In Judaism, God instructed Moses to let the assembly of Israel know the following (among many other things of course): “Do not cut your bodies for the dead or put tattoo marks on yourselves” (Leviticus 19:28, New International Version). That seems pretty clear, although it does get much debated.
Tattooing, in that context, was apparently a ritual performed by peoples who associated it with some belief system. That type of ritual would have been thoroughly prohibited. But what about tattoos that are devoid of religious content or that actually use Jewish symbols? You can see how the debate might rage.
Of course, one of the reasons that a debate exists at all is the plain fact that Jewish people get tattoos. Numerous Jewish symbols have been used in tattoos including the Star of David, the menorah, the conquering messiah, even the name Yahweh (sometimes called the tetragrammaton when spelled with the four letters YHWH) — perhaps in Hebrew calligraphy.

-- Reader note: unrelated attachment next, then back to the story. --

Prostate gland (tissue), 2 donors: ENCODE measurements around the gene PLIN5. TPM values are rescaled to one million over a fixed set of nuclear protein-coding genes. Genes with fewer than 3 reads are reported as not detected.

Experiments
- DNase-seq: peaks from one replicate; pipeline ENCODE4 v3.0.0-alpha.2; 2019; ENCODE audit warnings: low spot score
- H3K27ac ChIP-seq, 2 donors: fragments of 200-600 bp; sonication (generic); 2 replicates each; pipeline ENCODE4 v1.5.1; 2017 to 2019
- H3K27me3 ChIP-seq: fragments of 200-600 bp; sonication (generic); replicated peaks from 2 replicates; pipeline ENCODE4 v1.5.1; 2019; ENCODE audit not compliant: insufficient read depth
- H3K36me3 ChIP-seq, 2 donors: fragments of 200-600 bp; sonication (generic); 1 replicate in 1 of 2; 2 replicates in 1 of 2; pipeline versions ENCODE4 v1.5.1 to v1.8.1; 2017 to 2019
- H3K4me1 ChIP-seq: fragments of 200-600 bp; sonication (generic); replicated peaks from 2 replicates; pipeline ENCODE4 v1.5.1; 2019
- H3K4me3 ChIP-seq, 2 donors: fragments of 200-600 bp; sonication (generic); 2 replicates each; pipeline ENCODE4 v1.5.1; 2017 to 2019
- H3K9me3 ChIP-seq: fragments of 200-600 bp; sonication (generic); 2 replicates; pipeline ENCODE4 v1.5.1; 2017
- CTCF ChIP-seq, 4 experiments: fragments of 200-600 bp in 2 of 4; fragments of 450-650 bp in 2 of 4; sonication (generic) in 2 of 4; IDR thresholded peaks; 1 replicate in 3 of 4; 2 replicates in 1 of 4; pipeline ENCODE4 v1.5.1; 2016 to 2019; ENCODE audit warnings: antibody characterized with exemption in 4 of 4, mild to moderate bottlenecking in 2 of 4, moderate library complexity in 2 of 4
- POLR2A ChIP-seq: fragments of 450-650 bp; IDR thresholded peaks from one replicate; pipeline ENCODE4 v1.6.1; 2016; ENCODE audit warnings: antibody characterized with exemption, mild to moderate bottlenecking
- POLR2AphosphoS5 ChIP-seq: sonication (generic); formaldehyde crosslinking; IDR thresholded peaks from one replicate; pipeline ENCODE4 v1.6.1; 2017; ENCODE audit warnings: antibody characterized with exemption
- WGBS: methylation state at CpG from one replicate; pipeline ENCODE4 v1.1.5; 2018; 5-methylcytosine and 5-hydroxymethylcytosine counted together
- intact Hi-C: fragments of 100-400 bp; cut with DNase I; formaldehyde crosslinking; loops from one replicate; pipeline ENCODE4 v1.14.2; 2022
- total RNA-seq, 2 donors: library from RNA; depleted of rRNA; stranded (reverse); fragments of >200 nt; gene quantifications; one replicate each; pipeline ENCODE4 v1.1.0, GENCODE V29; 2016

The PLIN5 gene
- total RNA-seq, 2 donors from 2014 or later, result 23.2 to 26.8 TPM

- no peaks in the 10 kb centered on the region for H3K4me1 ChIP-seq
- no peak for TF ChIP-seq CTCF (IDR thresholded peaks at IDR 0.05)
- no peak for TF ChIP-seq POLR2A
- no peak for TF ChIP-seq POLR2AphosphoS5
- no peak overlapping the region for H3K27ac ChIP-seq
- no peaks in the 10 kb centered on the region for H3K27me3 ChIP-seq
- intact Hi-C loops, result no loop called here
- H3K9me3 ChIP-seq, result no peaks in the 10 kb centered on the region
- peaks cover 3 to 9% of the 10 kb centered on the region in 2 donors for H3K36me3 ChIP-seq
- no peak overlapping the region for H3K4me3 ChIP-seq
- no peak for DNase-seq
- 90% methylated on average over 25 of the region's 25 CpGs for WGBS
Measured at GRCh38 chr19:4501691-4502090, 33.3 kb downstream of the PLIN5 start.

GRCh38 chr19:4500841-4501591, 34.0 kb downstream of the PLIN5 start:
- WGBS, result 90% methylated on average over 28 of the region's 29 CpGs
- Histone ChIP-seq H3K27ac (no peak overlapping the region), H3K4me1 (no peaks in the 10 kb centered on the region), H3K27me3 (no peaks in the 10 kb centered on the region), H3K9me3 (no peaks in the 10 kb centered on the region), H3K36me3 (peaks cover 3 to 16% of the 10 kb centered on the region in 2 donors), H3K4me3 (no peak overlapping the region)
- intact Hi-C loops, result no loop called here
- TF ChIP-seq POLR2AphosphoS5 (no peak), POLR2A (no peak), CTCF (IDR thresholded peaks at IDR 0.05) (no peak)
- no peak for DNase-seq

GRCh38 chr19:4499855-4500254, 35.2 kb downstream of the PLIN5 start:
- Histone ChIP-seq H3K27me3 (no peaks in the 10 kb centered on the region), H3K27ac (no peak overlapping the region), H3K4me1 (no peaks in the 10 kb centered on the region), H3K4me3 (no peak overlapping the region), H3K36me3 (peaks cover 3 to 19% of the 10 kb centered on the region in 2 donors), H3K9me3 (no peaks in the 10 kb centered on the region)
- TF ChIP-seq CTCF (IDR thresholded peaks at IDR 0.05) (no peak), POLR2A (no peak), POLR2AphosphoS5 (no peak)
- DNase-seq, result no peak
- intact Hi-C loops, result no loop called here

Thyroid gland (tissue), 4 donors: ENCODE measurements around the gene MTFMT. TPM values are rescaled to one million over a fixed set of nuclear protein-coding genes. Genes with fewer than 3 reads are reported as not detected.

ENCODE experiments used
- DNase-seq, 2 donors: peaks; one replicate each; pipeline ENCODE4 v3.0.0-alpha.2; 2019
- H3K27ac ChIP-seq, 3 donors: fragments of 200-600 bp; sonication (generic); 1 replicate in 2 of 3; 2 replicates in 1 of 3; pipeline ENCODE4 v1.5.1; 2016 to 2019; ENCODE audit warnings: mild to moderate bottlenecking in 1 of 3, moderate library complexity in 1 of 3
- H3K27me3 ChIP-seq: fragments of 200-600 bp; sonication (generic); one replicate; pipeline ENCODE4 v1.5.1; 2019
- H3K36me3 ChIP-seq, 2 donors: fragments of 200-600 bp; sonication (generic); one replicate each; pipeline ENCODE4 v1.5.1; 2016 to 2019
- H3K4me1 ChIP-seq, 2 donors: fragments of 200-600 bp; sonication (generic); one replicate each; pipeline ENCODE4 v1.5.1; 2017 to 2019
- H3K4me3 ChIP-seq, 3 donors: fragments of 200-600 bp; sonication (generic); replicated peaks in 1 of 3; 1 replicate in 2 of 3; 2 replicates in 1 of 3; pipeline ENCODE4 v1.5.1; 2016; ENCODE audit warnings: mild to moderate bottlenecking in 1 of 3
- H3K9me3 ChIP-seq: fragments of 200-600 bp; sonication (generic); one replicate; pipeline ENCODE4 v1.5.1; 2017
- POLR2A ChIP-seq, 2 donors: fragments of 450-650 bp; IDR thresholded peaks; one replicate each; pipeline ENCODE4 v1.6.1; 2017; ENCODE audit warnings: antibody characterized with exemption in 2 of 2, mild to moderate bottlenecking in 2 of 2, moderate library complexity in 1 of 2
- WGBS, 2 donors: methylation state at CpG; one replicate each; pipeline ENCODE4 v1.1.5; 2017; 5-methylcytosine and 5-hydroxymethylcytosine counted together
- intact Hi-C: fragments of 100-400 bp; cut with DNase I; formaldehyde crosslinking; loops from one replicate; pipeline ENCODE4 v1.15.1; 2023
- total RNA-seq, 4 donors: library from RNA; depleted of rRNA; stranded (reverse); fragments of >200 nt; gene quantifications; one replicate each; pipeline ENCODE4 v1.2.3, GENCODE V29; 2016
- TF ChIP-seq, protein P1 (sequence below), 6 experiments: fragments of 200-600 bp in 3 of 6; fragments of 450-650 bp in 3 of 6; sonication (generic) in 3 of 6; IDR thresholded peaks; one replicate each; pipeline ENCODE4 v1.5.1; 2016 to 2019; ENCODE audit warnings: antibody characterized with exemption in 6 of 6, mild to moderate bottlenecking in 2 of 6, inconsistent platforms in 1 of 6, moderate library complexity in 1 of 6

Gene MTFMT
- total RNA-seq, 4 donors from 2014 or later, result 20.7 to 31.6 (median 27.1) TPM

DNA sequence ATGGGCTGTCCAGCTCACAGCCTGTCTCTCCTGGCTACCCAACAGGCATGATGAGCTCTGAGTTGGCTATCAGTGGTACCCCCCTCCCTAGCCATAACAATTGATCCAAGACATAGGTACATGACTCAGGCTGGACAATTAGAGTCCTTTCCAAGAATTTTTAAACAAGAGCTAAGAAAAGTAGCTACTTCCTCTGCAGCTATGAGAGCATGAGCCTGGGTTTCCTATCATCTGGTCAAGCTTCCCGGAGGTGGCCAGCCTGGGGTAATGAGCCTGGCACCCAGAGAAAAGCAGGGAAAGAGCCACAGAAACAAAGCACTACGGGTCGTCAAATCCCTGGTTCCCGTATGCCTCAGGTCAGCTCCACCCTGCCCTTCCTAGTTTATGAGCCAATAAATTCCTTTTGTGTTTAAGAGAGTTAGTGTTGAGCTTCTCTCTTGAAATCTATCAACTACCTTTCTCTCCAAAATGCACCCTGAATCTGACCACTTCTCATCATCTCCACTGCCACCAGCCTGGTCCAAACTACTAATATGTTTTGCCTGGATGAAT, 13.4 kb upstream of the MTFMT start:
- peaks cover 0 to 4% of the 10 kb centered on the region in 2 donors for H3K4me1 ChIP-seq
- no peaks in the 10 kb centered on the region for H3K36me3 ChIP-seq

The Hebrew consonants YHWH spell the name of the God of the Israelites as revealed to Moses. Although it was eventually considered too sacred to speak, it has not escaped use in tattoo artwork and is typically done in Hebrew letters.
The menorah is a candelabra with eight branches which is associated with the Jewish faith and thus it symbolizes Judaism. It is most closely associated with the Festival of Lights, also known as Chanukah, to celebrate the dedication of the new altar in the Temple at Jerusalem in 165 B. C. E.
The enneagram, or simply the nine pointed star, is used and viewed in many ways. In Christian symbolism it stands for the nine gifts of the spirit: love, happiness, peace, patience, leniency, benevolence, loyalty, humbleness, and temperance. In Kabbalistic (Jewish mystic) symbolism, it represents the very essence of being.